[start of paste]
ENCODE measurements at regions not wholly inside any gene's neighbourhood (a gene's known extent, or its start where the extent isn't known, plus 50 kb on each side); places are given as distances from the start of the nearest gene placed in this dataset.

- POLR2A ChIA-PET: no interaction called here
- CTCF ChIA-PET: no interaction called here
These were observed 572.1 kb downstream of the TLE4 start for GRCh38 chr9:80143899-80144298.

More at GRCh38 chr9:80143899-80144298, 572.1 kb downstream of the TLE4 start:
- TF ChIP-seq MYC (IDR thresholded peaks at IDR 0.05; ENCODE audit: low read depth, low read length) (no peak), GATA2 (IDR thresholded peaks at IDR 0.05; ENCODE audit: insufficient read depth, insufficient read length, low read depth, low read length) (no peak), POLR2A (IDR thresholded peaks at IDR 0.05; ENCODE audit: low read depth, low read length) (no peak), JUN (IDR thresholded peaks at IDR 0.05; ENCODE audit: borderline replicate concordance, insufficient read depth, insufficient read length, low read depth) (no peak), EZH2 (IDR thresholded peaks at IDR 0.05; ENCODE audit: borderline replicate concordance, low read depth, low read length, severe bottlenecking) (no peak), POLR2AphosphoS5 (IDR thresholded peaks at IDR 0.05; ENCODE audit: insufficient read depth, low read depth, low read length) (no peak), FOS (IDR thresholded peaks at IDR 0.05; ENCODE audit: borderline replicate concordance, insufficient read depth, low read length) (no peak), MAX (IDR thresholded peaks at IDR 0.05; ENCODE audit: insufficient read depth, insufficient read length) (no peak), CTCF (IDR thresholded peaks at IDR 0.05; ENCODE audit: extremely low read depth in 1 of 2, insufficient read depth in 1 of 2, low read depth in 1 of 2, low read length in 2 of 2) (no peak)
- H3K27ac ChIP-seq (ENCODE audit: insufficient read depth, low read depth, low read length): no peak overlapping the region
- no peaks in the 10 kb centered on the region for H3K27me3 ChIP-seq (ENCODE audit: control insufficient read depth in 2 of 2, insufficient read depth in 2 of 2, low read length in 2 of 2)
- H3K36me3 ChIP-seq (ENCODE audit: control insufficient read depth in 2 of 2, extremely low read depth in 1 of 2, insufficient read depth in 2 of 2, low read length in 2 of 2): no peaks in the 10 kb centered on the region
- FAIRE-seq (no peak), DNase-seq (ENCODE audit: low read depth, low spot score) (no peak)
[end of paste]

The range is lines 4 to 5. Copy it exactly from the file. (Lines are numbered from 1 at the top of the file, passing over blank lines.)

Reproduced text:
These were observed 572.1 kb downstream of the TLE4 start for GRCh38 chr9:80143899-80144298.

More at GRCh38 chr9:80143899-80144298, 572.1 kb downstream of the TLE4 start: